We then moved to Grand Bazaar, one of the largest and oldest covered markets in the world, with 12 entrances, 61 covered streets, and over 3,000 shops. Constructed during 1455-61, The Grand Bazaar came to its full glory during 17th Century when Ottoman Empire was ruling three continents and became an unrivaled market in Europe for quality and abundance of goods. Shopping in such a historic bazaar is always thrilling and we were no exception. However today it has become a market only for tourist and bargaining is the only “Mantra” so as to avoid getting cheated with exorbitantly highly priced goods.

We then moved to Galata Tower. Though going up the tower was not in the itinerary, I took the elevator services spending 25 TL and was amazed with the panoramic view of Bosphorus,  Blue Mosque, Golden Horn from the top. Galata tower has a long history. It was built of wood by the Byzantines in 528 AD as a lighthouse, reconstructed with stone in 13th Century, repaired by Turkish Architect Murad Bin Hayreddin after it was destructed during an earthquake. It was also used as a place for Christian Prisoners of War during 15th Century. After taking a few snaps from the top, I proceeded to Dersaadet Restaurant for a Turkish Dinner.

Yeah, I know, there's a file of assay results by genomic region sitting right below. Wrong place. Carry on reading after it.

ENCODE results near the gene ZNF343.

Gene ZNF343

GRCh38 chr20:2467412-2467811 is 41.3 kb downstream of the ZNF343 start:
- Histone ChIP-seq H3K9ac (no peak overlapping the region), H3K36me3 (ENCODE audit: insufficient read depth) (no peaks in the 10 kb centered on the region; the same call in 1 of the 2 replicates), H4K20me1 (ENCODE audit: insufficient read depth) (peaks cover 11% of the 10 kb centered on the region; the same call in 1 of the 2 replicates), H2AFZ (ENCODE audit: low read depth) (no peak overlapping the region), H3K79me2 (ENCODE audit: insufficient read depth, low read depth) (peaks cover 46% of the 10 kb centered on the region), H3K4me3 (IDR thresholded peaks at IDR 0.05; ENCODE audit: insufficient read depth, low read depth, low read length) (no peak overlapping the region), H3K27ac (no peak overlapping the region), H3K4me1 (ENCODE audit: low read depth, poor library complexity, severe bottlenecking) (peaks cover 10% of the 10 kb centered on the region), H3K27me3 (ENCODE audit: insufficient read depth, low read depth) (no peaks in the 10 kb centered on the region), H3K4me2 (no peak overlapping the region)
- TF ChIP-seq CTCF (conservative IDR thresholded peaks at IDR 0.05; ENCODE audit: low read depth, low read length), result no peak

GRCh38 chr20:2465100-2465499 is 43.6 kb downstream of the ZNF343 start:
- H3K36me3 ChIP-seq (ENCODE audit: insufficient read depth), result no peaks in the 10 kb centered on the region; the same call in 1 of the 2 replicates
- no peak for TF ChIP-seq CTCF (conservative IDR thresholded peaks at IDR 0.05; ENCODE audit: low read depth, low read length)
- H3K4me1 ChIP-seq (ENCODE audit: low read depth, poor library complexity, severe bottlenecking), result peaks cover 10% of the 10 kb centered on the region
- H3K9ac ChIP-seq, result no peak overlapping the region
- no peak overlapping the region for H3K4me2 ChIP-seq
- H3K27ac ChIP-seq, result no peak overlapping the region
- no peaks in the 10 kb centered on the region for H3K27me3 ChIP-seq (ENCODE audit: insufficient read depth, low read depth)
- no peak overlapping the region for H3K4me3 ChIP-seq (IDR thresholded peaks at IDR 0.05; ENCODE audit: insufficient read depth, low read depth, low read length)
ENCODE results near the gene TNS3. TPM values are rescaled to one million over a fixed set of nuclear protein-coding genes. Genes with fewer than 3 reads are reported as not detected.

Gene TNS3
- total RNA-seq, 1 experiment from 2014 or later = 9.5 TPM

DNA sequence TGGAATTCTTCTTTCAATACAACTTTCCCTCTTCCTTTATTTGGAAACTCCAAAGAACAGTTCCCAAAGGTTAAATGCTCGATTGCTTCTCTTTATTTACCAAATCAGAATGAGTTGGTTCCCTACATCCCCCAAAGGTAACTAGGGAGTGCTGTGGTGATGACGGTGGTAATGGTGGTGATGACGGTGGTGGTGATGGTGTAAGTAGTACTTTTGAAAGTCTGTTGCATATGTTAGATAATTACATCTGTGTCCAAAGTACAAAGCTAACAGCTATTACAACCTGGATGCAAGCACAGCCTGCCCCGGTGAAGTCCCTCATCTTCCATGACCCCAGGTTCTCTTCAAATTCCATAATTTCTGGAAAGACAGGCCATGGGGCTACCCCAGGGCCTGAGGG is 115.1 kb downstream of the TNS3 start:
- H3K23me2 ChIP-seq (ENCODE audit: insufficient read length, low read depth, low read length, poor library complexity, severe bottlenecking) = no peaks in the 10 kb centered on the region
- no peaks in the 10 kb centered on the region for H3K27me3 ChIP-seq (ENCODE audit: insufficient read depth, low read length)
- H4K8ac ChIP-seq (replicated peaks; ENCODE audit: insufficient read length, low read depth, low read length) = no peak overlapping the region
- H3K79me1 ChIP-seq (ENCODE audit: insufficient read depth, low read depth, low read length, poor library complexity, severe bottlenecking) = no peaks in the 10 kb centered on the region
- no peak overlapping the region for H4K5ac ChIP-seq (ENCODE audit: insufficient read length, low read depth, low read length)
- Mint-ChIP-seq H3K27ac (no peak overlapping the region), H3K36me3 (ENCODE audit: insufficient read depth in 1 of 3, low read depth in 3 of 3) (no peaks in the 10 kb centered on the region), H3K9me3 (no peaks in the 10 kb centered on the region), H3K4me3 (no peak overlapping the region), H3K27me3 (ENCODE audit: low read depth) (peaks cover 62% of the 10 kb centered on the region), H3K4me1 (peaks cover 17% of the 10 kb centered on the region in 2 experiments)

Dersaadet Restaurant is a fine restaurant just on the Golden horn crowded with fish lovers. One can find people fishing from the rooftop and can expect fresh fish cuisines. After enjoying a nice dinner, we moved to the hotel.

Early morning after having a delicious breakfast at Mercur Hotel, we moved to Camilica Hill situated on the Asian side of Istanbul after crossing the Bosphorus Bridge. The hill is a popular visitor attraction. There is historical-designed teahouses, cafes and a restaurant inside a public park with monumental trees, flower gardens and fountains, run by the Metropolitan Municipality. After enjoying the panoramic view of southern part of Bosphorus, mouth of Golden Horn and Istanbul city.

We then moved to the harbour near Golden Horn to catch the cruise for a half day Bosphorus tour. Like last time we again moved upto Black Sea and cherished the beauty of the various tourist attractions seen a day before, but with a closer eye. After having lunch at Taksim Square, we moved to Pierre loti Hill by Cable Car to witness the end of Golden Horn.

The Golden Horn is an inlet of the Bosphorus with two rivers draining into it at the far end. It is considered to be the world’s largest natural harbour and separates the European shore of Istanbul into two. As a natural and extremely secure harbour, the Golden Horn has played an important role in the development of Istanbul. With the absence of tides and currents, the Byzantine Empire had its naval headquarters in this 7.5 km long Bosphorus inlet. I was wondering why it is named as Golden Horn and asked Selma. She explained it beautifully. There are two legends that explain the adjective ‘golden’. According to the first legend, the Byzantines threw so many valuables into it during the Ottoman Conquest that the waters glistened with gold. The second and more plausible story says that name is given because of the gold light that seemingly comes out of the river when the sun goes down.